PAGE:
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CancerLynx - we prowl the net
April 7, 2003

A Primer on Spotting Cancer Treatment Scams
Teresa Tarnowski Goodell, RN, CNS, CS

Many people with cancer seek out alternative or complementary therapies in their quest for more effective, less toxic methods of cancer treatment. These treatments range widely in their intended purposes, effectiveness, costs, and side effects. The recommendations of traditional and alternative or complementary practitioners range from gentler treatments like acupuncture, imagery and massage to potentially dangerous, unproven methods that may interfere with or delay the use of proven therapies. Some alternative and complementary cancer therapies have undergone scientific testing and proven themselves quite useful. Others have not, and some may even be harmful. Separating the good from the bad is not a simple matter.

There is an abundance of information available to the health care consumer via the Internet, government publications, alternative and complementary therapy publications, various types of health care practitioners, and many other sources. Some traditional (western or allopathic) health care providers have strong opinions about the worthiness of non-traditional medicine, and alternative or complementary practitioners may decry traditional therapy as too toxic or ineffective. Sorting out the truth in the midst of personal opinion and information overload can be a daunting task for the cancer patient and family. This article is intended to outline some tips for spotting questionable cancer treatments and, perhaps, help patients avoid the adverse financial and health consequences that can be caused by them.

First, be sure your reasons for seeking out the alternative or complementary treatment are clear. Is it because you are afraid of side effects of traditional therapy? Often, newer treatments for cancer are less toxic than older treatments, so be sure you are informed about the real risks of traditional therapy before deciding against it. As with any disease, getting the facts is foremost. This holds true for both traditional treatment and alternative or complementary treatment.

Second, is the alternative or complementary health care provider able to describe the treatment fully in terms you understand? Questions to consider asking are: Why does it work? How is it different from traditional treatment? How many patients with your type of cancer have been treated this way, and what were their results? Have any scientific studies been done? What were the results? How long will treatment last? What results can you expect? What side effects can you expect? Regardless of the type of treatment you choose, any health care provider should be eager and willing to fully inform you, and your family, about your choices.

Third, scam therapies sometimes piggyback themselves onto proven therapies, using evidence for the proven therapy to bolster their own claims. Be wary of such tactics. For example, practitioners of an unproven cancer therapy may claim, "Our alternative treatment (Therapy X) is a lot like (proven) Therapy Y, only ours is different, which makes it better." If Therapy X is different, does the research on Therapy Y really apply? How do they know Therapy X is better (or even as good) if it is different from Therapy Y?

Fourth, find out specifically what conditions can be treated with the alternative or complementary therapy. The complexity of the human body and its diseases means that there are few treatments that work for a great variety of conditions. Promoters of cancer therapy scams may claim that their therapy works for nearly every type of cancer and perhaps many non-cancer conditions. In reality, most legitimate methods of treatment apply to a relatively small number of cancers, or perhaps to only one form of a certain cancer.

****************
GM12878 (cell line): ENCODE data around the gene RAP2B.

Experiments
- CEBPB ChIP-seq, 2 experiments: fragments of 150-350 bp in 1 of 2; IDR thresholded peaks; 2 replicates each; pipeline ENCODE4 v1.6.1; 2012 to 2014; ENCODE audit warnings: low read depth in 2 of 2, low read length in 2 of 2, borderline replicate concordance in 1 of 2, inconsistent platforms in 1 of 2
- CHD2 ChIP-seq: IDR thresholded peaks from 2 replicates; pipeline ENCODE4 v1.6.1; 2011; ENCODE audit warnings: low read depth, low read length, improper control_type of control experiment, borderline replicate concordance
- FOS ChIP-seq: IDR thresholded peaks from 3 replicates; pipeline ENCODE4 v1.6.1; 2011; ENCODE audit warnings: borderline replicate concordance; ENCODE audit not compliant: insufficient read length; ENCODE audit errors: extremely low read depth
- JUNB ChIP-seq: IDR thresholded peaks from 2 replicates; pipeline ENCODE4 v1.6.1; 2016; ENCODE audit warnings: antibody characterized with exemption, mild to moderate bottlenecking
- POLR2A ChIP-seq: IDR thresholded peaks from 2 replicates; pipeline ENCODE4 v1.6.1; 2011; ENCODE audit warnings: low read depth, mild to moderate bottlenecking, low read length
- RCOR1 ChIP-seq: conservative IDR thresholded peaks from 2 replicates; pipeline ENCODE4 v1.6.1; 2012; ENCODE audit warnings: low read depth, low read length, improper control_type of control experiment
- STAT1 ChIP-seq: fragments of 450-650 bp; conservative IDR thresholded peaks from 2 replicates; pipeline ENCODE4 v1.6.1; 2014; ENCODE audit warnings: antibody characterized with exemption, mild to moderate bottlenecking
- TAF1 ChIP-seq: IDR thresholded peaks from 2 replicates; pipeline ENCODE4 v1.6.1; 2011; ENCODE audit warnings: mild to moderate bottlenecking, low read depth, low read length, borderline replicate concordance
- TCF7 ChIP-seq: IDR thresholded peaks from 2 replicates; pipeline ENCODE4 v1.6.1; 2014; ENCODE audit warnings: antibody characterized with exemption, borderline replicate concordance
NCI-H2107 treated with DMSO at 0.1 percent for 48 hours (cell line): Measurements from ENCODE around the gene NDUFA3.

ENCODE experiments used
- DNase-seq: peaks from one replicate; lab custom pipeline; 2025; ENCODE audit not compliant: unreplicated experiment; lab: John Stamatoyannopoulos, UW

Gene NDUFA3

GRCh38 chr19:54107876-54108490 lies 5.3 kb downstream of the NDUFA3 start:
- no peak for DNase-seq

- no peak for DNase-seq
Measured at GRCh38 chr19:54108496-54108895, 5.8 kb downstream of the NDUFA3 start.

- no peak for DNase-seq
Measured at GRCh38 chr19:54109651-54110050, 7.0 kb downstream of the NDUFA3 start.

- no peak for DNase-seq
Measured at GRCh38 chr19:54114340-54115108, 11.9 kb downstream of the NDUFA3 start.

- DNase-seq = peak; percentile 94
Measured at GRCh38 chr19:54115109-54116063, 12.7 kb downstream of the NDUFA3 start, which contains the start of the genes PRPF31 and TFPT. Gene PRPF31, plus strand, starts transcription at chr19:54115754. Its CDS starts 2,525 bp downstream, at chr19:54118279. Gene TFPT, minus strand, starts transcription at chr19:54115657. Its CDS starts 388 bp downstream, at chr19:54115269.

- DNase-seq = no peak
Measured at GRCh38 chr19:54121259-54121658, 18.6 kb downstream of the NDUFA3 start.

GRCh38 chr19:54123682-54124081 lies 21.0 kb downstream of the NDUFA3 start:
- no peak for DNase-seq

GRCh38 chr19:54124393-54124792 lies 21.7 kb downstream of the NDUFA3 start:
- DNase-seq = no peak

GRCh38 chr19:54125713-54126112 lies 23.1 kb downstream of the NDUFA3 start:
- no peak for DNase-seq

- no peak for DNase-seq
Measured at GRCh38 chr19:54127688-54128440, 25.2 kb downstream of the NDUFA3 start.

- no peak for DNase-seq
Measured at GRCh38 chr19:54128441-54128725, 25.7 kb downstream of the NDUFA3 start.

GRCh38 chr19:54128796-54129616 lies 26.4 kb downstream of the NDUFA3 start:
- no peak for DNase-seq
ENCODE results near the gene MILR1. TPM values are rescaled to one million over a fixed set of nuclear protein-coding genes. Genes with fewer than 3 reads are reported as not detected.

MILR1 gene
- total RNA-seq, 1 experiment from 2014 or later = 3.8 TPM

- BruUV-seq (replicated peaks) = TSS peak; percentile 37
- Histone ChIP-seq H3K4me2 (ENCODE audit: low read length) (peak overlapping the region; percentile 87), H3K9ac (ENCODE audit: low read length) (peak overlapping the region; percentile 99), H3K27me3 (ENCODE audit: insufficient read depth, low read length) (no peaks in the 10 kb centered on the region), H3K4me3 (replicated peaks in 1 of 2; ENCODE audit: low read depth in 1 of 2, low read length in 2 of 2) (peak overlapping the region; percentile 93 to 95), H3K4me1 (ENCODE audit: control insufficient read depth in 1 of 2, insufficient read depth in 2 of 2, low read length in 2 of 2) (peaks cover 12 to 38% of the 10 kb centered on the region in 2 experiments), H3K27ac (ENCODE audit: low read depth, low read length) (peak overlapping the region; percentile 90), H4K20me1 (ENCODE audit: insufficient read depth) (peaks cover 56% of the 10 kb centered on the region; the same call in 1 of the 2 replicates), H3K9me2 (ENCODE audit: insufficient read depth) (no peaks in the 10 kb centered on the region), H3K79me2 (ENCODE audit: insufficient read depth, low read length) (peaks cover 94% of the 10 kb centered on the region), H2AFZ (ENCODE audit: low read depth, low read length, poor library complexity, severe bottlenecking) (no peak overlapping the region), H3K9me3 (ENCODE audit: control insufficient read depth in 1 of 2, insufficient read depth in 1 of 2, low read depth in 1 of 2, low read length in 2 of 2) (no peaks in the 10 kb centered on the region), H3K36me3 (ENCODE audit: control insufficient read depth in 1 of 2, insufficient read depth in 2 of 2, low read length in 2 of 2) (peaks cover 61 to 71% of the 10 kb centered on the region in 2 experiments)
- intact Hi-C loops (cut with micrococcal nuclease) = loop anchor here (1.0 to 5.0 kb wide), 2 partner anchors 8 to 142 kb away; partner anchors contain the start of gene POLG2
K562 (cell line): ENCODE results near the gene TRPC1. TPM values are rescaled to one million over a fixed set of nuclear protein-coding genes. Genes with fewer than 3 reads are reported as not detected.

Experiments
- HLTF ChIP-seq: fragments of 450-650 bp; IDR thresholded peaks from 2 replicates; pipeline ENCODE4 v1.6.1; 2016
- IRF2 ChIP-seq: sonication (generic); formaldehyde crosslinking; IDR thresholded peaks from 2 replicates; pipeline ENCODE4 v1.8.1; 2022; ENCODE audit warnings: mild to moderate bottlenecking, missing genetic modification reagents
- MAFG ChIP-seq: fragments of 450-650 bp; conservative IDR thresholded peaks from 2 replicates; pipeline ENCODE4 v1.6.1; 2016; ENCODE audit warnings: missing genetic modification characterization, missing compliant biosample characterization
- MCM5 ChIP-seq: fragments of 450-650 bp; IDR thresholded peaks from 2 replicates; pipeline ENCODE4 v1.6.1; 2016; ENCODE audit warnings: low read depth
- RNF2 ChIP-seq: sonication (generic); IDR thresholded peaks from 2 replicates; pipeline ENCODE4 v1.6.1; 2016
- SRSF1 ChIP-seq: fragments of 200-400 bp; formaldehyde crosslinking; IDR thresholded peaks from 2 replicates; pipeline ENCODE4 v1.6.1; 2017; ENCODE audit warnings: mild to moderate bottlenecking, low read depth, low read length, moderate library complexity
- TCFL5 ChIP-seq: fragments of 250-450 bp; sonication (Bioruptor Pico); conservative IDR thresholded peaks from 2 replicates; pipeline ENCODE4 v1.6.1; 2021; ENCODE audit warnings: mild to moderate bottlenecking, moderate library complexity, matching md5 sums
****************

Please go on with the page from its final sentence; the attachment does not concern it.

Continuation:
Fifth, be certain to inform all your health care providers of all your treatments. If you choose alternative or complementary treatment while continuing traditional treatment, be sure both providers know what the other is doing. While there is limited scientific information on the interactions between alternative or complementary treatments and traditional treatments, this knowledge is slowly growing, and it may be very important for each practitioner to know about the other's treatment regimen. All of your health care providers should be interested in knowing about other treatments you are undergoing.

Finally, it is a sad fact that some health care practitioners are willing to enhance their own pocketbooks at the expense of innocent people who seek their advice and assistance. Find out if the alternative or complementary cancer therapy can be covered by insurance, and if there is help submitting claims or making payments over time for the therapy. Sometimes, insurers will cover alternative or complementary treatments, and it may well be worth your time to discuss it with your insurance company. Always find out what the therapy will cost you. And consider additional expenses such as travel and transportation, additional medicines, or housing that you may incur. Occasionally, providers require payment of large sums of money up front, before treatment is begun. Ask yourself whether this demand is reasonable, or whether it signals a lack of concern for you and your family's financial well-being.

Regardless of what type of health care provider you see, it is wise to write down a list of questions and mark them off as they are answered. Everyone tends to forget their questions when they are in an examining room! You won't look foolish if you do this; you will look well-informed and proactive in tending to your health care, and any trustworthy health care provider will appreciate your being involved in and informed about your disease and treatment.

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